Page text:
SINCE THE TIME WHEN GIFFORD PINCHOT suggested that additional knowledge was needed, research, science, and technology have steadily progressed. Fire research has lead to an astounding expansion of knowledge and significant discoveries in the areas of, but not limited to: duff moisture, fire hazard, fuel moisture, wood size classes, fire danger, fire weather, wind and wind scales, flammability, fire control systems, fire physics, fire behavior, fire chemistry, fire retardant, fire effects, fuels, fire ecology, fire meteorology, fire characteristics, fire use guidelines, prescribed fire/effects, and fire technology.
Notwithstanding the gains that fire research has promulgated, there is still much to be learned. But research is sitting in a tenuous position in overall program management. Discussion is continually taking place in regard to reducing funding to wildland fire research programs around the world; R&D spending overall has been declining in real dollars for some time. In truth, with regard to research funding, these are becoming dark and uncertain times. Obtaining funding is a constant battle; an amazing situation at a time when fire is foremost in the eyes of the public, politicians, and agencies.
At the current time, while there are many politicians who will take up the charge that we need to be better in fire management and protection, there are few, if any, who will charge into the fray to save scientific research. In a recent letter to the US President, a western states Senator — Senator Maria Cantwell from the State of Washington — reinforced the seriousness of wildfires in the Western US and implored the President to implement fire policies based on science.
She also stated that additional monetary and proactive investments must be implemented to bolster economies and improve forest and fuel conditions. Even more recently, Cantrell has joined with other Senators to work on bipartisan legislation that would gain access to state-of-the-art technology to assist firefighters and improve personal safety. If we expect to continue to learn and advance our wildland fire management knowledge, meet current and future challenges, and continue to improve at managing wildland fire, champions such Cantwell and her Senate colleagues must continue to advocate for fire research, promote science and technology, and deliver the reality that it will cost money.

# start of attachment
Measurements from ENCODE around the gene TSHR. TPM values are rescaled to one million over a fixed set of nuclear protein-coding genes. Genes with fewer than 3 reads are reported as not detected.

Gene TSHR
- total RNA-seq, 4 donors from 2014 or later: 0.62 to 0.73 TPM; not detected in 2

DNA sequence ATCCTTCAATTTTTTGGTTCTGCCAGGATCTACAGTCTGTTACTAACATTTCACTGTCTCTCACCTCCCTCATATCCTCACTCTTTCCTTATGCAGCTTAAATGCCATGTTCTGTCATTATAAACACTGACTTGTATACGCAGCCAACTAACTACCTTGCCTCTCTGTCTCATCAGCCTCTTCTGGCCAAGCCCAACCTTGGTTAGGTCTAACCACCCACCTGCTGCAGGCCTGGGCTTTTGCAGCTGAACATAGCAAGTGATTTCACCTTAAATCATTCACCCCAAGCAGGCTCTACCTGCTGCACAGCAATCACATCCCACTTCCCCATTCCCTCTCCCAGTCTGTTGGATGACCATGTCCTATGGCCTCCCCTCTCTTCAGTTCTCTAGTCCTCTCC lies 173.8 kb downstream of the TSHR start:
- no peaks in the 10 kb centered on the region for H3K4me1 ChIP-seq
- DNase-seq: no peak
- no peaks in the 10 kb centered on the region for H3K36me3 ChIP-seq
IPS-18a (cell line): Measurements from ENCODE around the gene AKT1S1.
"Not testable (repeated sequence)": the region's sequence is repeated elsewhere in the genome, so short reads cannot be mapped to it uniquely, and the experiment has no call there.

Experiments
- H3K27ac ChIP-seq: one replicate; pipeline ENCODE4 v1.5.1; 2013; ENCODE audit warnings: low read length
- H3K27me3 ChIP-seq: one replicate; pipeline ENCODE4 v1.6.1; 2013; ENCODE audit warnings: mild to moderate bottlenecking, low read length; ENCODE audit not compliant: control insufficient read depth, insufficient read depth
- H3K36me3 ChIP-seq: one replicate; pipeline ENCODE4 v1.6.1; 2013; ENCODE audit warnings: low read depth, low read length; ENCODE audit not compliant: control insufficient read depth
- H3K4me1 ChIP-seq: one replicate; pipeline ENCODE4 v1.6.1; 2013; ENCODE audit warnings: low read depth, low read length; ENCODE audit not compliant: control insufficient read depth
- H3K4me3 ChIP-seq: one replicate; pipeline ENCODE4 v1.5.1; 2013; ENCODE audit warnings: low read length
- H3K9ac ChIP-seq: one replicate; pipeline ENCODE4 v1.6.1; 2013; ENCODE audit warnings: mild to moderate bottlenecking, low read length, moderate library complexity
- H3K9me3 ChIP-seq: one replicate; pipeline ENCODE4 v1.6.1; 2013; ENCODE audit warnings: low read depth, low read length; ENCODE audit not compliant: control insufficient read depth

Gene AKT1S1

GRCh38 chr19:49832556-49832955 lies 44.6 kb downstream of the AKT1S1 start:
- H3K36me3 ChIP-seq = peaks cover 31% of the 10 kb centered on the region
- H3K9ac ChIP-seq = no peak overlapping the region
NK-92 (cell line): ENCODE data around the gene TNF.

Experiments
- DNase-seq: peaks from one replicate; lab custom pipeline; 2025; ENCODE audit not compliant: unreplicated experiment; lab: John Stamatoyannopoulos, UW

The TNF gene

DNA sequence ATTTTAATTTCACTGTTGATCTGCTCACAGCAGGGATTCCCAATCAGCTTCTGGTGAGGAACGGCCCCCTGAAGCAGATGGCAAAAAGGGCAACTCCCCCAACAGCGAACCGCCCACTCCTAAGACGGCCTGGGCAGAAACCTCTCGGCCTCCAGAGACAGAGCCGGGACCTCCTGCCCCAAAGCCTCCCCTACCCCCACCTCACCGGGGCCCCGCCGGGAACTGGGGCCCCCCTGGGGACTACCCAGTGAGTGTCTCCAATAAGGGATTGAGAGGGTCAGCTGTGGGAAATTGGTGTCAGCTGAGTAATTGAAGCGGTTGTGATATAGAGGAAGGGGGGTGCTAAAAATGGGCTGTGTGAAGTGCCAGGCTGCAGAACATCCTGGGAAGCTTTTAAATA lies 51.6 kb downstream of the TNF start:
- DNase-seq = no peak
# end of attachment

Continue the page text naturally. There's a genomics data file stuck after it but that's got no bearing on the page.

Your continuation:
We continue to hear that wildland fire management is taking an increasing proportion of federal land management agencies’ budgets. In this situation, logic and fiscal sense would seem to indicate that continued investments in research programs are fundamental to wildland fire management, as opposed to decreasing support in this area.
Guiding documents for wildland fire management in the United States — such as the Federal Wildland Fire Management Policy, National Cohesive Wildland Fire Management Strategy, Agency mission statements, and agency strategic goals — all reinforce the importance of and basis for fire science. All of these documents make specific references to the use of the best available science and developing and delivering knowledge and innovative technology. Under the changing wildfire paradigm we are experiencing, it is clear that business as usual is not going to work so any policy, mission, goal, guideline statements cannot be hollow statements, but must lead to action and in this case, more attention to fire research, science, and technology.
AN ADDITIONAL CONFOUNDING FACTOR facing research today is the politicizing of science. The politicization of science manipulates and degrades this key process for political gain. It occurs when government, business, or advocacy groups use legal or economic pressure to influence the findings of scientific research or the way it is disseminated, reported or interpreted. The idea behind science is to try to explain observations of the world in the simplest way possible, to dispel lies and support truths, and to be totally objective about the solutions we seek.
Science requires an open mind. With attempts to politicize science, political agendas are tied to science; it ceases to be objective and ceases to become science because the outcome is biased. Determining an outcome and position before the facts are in is antithetical to science.
We’e at a time where we cannot afford to decrease our attention to and our focus on research. To ignore science, particularly the science of wildland fire, is to court peril. Continued research is clearly needed to move the science of wildland fire forward as an organized body of knowledge and to improve the application of fire science for practical purposes.
This is not the time to derail wildfire science — but the time to accelerate our well-conducted and field-tested research, which is more vital to the success of wildland fire management endeavors now than ever before.